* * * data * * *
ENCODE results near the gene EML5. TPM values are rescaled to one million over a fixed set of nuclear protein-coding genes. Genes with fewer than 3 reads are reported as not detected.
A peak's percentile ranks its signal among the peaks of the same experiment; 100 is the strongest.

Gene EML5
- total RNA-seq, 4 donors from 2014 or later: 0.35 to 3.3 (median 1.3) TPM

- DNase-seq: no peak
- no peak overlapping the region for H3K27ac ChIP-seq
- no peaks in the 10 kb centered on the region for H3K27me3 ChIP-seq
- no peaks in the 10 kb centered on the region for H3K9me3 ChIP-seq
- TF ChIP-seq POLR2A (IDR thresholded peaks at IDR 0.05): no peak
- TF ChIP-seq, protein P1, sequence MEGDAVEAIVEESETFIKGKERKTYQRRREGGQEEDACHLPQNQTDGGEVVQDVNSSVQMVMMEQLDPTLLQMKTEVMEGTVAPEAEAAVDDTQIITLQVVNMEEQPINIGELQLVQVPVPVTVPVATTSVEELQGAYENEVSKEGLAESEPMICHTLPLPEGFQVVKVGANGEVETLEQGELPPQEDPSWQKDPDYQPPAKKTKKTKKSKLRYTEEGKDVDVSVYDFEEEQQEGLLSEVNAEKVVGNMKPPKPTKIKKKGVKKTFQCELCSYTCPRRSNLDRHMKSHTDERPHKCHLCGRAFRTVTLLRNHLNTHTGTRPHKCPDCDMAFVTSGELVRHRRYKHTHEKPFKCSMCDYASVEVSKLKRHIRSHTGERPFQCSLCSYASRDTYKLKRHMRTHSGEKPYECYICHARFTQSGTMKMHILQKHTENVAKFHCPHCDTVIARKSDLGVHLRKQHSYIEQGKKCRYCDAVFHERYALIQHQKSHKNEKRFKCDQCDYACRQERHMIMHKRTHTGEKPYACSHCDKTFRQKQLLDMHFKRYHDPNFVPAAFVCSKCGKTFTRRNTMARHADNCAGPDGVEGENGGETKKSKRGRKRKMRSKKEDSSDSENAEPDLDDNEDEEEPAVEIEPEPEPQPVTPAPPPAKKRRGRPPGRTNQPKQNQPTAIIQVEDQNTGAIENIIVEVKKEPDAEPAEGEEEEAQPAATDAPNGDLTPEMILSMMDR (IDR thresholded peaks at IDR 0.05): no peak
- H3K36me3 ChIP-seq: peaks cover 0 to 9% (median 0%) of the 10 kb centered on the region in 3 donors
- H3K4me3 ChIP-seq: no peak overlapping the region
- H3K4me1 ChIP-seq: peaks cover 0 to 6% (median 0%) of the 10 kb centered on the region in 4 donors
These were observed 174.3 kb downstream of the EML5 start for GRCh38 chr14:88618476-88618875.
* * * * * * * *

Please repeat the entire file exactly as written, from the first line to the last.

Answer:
ENCODE results near the gene EML5. TPM values are rescaled to one million over a fixed set of nuclear protein-coding genes. Genes with fewer than 3 reads are reported as not detected.
A peak's percentile ranks its signal among the peaks of the same experiment; 100 is the strongest.

Gene EML5
- total RNA-seq, 4 donors from 2014 or later: 0.35 to 3.3 (median 1.3) TPM

- DNase-seq: no peak
- no peak overlapping the region for H3K27ac ChIP-seq
- no peaks in the 10 kb centered on the region for H3K27me3 ChIP-seq
- no peaks in the 10 kb centered on the region for H3K9me3 ChIP-seq
- TF ChIP-seq POLR2A (IDR thresholded peaks at IDR 0.05): no peak
- TF ChIP-seq, protein P1, sequence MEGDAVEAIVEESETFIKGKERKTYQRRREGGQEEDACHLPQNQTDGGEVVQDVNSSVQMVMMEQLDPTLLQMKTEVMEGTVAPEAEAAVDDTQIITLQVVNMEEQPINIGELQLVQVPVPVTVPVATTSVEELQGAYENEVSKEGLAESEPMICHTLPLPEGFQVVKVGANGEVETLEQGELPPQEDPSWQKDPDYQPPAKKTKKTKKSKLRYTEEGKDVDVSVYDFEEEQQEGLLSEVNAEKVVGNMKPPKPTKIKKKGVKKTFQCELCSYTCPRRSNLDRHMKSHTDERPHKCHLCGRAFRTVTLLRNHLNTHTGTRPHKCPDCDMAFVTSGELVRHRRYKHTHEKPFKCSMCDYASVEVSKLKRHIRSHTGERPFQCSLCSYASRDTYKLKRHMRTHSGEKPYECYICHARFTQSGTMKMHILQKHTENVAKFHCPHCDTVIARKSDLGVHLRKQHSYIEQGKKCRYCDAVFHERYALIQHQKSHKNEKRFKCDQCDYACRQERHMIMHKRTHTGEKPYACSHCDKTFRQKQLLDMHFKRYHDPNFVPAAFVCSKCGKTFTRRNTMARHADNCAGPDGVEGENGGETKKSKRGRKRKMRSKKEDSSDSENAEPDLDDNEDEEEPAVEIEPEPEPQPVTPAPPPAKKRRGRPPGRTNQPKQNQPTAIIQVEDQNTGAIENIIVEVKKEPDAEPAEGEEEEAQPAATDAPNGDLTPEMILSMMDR (IDR thresholded peaks at IDR 0.05): no peak
- H3K36me3 ChIP-seq: peaks cover 0 to 9% (median 0%) of the 10 kb centered on the region in 3 donors
- H3K4me3 ChIP-seq: no peak overlapping the region
- H3K4me1 ChIP-seq: peaks cover 0 to 6% (median 0%) of the 10 kb centered on the region in 4 donors
These were observed 174.3 kb downstream of the EML5 start for GRCh38 chr14:88618476-88618875.